Ratings could end tenure for Minnesota's teachers
A radical new approach to evaluating teachers could end their tenure protections and tie job ratings to student test scores, changing the face of education in Minnesota.
Join the discussion below, or Read more at Star Tribune.
Saint Paul, MN
#1 Mar 29, 2011
Using students test scores to evaluate a teacher is just plain dumb. I like the old Forrest Gump saying, stupid is as stupid does. Tying ones job to a 7 year old test result is just silly. You can't teach stupid and it sure sounds like there are some stupid people trying to legislate laws that should not be.
#2 Mar 29, 2011
Got that right. How ridiculous.
#3 Mar 29, 2011
Why can't teachers who have been chronically absent from work be the first to go? Or the ones who have been convicted of crimes? Or the ones who are languishing—with full pay and benefits—in some "reserve pool" because no school will hire them? Education Secretary Arne Duncan recently said that "last in, first out" policies hit low-income kids hardest because the poor are more likely to attend schools where teachers have less seniority.
Then there's the matter of collective bargaining for public workers, which has caused so much controversy in Wisconsin and elsewhere—and which past labor leaders resisted. Former AFL-CIO President George Meany, for example, said that "it is impossible to bargain collectively with the government." And Franklin Roosevelt said that "all government employees should realize that the process of collective bargaining cannot be transplanted into the public service" because "it has distinct and insurmountable limitations when applied to public personnel management."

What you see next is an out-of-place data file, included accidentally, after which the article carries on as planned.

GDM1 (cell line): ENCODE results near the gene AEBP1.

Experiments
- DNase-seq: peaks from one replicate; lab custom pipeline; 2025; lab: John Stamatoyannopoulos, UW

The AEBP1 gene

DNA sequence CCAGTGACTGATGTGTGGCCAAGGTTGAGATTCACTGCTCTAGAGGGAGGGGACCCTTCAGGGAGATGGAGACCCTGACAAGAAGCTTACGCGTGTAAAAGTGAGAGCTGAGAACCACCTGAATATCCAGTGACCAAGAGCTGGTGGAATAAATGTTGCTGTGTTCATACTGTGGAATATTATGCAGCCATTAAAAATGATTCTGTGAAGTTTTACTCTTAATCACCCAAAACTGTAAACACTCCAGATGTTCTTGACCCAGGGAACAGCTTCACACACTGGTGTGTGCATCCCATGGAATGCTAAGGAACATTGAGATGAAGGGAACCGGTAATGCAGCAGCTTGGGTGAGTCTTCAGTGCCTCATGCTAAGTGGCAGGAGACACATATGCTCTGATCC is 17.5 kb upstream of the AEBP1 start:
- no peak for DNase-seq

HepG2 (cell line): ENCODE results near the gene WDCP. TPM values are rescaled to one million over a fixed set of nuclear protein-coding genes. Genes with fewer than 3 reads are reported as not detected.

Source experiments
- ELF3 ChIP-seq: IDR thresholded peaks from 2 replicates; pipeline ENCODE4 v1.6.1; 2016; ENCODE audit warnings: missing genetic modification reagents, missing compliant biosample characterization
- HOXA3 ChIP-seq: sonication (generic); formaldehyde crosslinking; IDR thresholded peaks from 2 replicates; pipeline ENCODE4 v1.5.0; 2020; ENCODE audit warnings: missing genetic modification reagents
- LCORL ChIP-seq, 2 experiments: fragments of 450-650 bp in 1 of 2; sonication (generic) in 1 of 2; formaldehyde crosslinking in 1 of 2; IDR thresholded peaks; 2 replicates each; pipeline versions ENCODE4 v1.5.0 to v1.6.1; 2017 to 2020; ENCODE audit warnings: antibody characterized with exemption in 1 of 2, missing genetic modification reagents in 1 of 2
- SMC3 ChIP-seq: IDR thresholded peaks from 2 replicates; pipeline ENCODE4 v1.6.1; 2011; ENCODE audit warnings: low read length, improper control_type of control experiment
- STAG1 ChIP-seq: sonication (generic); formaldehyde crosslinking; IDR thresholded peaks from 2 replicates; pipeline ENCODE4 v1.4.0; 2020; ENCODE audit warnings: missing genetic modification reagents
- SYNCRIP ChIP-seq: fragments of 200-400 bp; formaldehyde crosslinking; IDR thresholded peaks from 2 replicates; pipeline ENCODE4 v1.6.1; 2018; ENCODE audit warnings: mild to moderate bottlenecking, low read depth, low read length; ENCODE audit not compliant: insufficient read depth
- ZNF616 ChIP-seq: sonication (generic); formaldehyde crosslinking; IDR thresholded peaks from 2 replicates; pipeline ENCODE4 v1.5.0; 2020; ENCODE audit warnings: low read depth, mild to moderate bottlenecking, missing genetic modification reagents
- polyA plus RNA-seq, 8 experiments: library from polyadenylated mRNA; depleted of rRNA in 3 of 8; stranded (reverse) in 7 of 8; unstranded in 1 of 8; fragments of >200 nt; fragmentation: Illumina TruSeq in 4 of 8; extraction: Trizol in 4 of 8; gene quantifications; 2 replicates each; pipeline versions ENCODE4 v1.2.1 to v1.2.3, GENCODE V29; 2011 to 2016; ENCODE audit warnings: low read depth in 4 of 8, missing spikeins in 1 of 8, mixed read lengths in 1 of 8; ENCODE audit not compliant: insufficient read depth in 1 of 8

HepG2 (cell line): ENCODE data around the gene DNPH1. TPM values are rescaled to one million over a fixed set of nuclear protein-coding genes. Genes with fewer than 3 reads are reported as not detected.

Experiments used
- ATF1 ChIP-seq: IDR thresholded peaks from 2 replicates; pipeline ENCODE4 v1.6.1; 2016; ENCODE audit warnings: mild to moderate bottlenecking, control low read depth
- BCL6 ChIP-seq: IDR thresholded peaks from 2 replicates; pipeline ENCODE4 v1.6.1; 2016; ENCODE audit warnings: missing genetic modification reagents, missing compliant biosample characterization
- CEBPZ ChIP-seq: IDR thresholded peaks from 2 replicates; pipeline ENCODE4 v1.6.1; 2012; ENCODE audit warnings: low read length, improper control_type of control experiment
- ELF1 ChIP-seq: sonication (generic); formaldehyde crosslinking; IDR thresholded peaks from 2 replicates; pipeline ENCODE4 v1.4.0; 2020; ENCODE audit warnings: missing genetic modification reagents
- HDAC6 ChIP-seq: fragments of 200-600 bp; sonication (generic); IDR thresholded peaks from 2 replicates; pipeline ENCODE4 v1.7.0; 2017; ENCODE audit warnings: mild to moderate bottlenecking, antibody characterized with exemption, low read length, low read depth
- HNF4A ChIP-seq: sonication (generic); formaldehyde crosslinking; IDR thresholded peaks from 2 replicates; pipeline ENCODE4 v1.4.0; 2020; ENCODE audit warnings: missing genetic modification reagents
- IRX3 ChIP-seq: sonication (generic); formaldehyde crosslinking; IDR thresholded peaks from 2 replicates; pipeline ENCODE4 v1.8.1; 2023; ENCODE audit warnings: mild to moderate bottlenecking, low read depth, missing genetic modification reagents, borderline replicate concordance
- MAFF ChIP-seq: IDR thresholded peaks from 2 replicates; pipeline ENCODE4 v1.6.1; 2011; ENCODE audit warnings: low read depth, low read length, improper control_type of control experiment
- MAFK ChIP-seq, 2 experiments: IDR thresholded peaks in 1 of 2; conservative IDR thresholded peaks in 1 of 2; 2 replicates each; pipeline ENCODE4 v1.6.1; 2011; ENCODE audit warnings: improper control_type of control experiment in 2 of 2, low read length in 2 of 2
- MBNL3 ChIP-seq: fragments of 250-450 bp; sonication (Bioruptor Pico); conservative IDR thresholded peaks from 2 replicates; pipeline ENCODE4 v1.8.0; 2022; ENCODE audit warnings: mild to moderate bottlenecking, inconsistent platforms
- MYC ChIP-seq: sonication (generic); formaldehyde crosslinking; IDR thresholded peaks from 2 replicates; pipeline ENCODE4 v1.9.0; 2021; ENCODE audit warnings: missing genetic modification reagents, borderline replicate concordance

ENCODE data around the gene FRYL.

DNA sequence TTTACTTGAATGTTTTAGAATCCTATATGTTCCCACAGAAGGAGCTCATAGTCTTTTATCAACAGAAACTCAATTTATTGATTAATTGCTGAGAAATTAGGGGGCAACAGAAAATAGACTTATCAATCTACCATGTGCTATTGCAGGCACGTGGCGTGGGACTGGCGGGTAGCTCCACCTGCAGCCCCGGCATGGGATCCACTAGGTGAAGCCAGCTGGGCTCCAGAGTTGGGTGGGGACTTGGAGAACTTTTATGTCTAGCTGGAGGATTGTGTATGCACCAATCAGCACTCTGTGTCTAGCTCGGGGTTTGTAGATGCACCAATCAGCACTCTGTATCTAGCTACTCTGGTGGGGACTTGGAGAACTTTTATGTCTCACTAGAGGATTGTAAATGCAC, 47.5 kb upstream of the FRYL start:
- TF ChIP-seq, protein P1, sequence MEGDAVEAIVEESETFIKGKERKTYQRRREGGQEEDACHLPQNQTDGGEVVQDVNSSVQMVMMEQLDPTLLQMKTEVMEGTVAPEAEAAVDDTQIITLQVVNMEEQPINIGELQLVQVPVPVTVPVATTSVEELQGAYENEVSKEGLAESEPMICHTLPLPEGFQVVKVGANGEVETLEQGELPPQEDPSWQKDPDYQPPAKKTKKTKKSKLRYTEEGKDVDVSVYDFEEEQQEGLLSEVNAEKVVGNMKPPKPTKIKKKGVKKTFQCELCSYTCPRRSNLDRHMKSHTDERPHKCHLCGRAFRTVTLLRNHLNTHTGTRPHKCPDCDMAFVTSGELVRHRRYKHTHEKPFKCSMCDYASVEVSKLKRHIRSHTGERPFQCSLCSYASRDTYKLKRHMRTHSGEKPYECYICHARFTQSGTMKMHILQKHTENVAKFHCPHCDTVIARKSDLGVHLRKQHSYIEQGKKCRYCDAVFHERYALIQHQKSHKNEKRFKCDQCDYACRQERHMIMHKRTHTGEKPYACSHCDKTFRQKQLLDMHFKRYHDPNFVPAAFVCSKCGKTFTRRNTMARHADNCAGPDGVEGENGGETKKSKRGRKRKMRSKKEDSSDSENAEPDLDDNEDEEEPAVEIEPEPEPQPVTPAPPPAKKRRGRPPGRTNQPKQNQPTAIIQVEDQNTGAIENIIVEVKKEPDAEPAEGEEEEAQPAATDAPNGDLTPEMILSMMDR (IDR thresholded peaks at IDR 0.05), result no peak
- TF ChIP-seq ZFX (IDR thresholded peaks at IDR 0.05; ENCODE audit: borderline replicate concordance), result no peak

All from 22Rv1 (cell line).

The AFT and its larger sister organization, the National Education Association, may be the most powerful labor unions in the country. They have a combined membership of more that 4.5 million, and their policy influence reaches far beyond public schools. Political donations from these groups go overwhelmingly to Democrats, and the role that member dues play in the wider liberal movement can be seen in teachers union support for everything from abortion rights to single-payer health care to statehood for Washington, D.C.
But the real strength of the AFT, NEA and their state and local affiliates lies in their ability to obstruct. They have been particularly effective at blocking poor people from leaving bad public schools. They offer financial and logistical support to political candidates sympathetic to their agenda of curbing educational options, and they punish elected officials who don't stay the course.
Teachers unions agitate for laws and regulations that ban means-tested voucher programs or cap the number of charter schools that can open in a state. To protect jobs for their members, they fight to keep the worst instructors from being fired and the worst schools from closing. All the while, they insist that their interests are aligned with those of the kids.
#4 Mar 29, 2011
This is not dunb at all, ask any college student how they select a professor and they will tell you they go to the site rate my professor.com . Students are remarkably adebt at selecting the best teachers. Uninspiring or teachers with poor communication or organizational skill are rated poorly by kids.
But dont expect this to pass without the teachers union destroying the capital like they did in Madison.
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